Thursday, 17 September 2020

And so to the year 5781

Everything is strange right now, not least the High Holy Day observances which begin this weekend. I have decided not to go to the synagogue this year for Rosh Hashonah (New Year) or for Yom Kippur (Day of Atonement). I know that the Synagogue Committee have done their best to make the place Covid safe but I also know what I'm like. I won't have seen most of the congregants in person (I'm not counting Zoom) for over six months and I'll be tempted to linger on the way in or on the way out. I'll start to chat and I'll forget about social distancing. This year I'll say some prayers at home. 

I can still serve up apple and honey for a sweet new year. I've bought in lots of lovely food and I'll do some extra cooking and maybe even some baking today and tomorrow in anticipation. On Yom Kippur we say special prayers in memory of family who have died. This year I'll sit in the garden, read through the prayers and think of Mum and Dad. I don't have to be in a special place to do that. Their memories are always with me. However, we are meant to hear the blowing of the shofar (a ram's horn) during the High Holy Day services. I don't have a shofar but the Rabbi has promised to walk past my house blowing his shofar on Sunday afternoon. So for anybody living nearby - you have been warned!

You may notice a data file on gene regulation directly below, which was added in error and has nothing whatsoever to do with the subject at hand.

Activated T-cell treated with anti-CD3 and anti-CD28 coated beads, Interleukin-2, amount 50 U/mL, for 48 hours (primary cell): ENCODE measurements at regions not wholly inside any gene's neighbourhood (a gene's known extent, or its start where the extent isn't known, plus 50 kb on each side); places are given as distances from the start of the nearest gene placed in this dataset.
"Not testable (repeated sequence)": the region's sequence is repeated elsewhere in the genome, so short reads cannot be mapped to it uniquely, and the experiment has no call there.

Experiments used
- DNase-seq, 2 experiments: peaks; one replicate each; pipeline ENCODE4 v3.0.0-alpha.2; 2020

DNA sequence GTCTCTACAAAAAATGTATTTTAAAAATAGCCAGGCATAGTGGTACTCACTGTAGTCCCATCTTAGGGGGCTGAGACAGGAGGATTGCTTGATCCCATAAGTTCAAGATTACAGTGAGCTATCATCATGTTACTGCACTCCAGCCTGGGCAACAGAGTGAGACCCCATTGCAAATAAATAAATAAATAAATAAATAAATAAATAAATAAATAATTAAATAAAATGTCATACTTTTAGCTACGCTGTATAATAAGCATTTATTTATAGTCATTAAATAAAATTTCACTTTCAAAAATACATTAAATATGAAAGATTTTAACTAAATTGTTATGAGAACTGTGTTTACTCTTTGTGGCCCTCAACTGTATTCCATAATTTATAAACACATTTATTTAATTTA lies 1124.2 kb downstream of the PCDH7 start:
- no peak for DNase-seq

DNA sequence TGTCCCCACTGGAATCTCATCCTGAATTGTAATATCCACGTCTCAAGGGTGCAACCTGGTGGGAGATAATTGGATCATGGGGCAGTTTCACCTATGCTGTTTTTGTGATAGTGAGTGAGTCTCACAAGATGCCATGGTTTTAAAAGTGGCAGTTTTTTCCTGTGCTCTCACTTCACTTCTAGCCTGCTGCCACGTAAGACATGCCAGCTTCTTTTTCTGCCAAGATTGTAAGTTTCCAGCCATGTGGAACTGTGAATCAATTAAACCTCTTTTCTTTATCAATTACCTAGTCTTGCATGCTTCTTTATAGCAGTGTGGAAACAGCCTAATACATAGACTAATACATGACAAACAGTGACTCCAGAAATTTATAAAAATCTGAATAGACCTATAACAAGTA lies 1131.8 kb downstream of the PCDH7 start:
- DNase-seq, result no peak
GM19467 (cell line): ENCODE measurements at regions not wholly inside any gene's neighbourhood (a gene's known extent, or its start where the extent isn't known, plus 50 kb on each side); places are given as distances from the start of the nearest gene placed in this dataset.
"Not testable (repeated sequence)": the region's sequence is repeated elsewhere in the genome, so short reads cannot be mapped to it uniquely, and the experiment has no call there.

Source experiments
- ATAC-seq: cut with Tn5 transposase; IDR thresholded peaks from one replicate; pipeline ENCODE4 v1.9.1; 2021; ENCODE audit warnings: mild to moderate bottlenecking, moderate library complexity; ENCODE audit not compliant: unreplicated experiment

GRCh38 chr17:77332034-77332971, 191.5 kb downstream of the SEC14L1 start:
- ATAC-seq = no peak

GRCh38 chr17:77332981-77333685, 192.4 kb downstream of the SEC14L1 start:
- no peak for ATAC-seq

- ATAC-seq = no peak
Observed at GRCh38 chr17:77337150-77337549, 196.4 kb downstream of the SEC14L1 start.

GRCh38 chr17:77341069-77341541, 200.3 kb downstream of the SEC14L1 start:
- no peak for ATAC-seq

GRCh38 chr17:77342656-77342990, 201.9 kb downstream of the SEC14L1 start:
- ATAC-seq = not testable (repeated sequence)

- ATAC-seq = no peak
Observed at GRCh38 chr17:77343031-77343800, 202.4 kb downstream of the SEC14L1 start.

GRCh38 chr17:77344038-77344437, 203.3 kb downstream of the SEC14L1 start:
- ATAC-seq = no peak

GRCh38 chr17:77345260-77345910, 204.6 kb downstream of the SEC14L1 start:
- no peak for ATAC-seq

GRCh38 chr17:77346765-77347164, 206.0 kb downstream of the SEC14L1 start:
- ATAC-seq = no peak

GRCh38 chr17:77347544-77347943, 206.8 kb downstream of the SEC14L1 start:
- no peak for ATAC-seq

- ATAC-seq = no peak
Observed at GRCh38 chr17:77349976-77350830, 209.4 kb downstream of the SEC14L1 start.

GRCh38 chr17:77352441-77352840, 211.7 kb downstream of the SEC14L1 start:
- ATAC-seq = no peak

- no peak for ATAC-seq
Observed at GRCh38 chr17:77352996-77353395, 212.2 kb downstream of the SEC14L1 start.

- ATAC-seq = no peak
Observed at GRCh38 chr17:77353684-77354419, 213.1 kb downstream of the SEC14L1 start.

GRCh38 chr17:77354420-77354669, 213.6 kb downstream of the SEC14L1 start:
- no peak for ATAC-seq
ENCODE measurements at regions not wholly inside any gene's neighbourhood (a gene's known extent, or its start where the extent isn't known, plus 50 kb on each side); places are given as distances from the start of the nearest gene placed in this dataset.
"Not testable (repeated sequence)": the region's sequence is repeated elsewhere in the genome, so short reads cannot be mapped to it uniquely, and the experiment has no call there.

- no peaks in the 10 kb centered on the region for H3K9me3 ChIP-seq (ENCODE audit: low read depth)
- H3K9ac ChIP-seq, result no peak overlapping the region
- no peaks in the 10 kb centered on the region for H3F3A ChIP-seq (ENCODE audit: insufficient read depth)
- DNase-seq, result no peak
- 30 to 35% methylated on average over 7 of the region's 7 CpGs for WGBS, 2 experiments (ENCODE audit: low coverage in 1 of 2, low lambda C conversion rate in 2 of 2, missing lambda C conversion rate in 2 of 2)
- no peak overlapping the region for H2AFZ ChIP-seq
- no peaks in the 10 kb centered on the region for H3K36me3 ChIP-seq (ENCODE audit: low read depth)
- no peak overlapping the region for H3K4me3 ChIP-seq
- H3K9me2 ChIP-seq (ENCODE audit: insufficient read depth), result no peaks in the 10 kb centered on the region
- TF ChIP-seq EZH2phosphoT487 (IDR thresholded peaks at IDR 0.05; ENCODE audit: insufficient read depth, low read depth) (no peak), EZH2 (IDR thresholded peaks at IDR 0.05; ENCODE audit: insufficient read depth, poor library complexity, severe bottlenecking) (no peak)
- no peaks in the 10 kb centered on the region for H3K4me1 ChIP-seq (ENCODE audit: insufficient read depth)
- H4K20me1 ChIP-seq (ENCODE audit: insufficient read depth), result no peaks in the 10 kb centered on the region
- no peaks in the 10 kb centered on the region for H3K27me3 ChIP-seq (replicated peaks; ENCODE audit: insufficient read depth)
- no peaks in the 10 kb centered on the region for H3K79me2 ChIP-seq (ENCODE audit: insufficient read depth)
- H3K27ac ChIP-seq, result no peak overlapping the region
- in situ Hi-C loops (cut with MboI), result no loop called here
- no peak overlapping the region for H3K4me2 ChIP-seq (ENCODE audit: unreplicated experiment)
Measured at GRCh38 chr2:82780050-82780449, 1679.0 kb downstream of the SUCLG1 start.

There's little more to say other than l'shanah tovah (happy new year) and here's hoping for a happy, healthy, peaceful and sweet new year for us all - and let's hope the scientists can discover a cure and vaccination for this awful infection very soon so that our lives can return to normal. 

Thursday, 10 September 2020

Our new body language